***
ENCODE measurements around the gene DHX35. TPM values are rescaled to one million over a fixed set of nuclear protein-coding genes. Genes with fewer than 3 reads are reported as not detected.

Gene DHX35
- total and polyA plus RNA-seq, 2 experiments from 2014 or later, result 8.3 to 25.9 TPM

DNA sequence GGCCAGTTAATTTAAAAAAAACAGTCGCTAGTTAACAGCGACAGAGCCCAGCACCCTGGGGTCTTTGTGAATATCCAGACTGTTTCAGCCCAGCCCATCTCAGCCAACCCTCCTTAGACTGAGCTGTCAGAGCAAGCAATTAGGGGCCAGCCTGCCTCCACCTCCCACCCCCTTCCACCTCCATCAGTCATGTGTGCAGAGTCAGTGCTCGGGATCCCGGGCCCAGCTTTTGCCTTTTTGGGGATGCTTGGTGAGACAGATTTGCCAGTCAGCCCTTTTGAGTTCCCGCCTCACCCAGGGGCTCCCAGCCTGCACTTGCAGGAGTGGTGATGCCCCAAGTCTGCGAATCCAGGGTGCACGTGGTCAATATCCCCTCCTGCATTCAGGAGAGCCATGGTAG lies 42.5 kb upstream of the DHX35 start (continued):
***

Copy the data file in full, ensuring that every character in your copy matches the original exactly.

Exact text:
ENCODE measurements around the gene DHX35. TPM values are rescaled to one million over a fixed set of nuclear protein-coding genes. Genes with fewer than 3 reads are reported as not detected.

Gene DHX35
- total and polyA plus RNA-seq, 2 experiments from 2014 or later, result 8.3 to 25.9 TPM

DNA sequence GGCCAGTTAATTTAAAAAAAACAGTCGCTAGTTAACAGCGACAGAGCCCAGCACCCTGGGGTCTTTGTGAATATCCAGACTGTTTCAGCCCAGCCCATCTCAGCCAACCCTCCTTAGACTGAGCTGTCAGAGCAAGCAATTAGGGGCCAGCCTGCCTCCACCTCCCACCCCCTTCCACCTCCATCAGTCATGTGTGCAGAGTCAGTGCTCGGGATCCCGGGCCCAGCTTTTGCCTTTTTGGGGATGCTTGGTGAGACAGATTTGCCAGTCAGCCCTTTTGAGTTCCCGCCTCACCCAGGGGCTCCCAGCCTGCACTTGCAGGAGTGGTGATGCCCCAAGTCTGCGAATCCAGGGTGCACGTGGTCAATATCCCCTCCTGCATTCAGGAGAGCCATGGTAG lies 42.5 kb upstream of the DHX35 start (continued):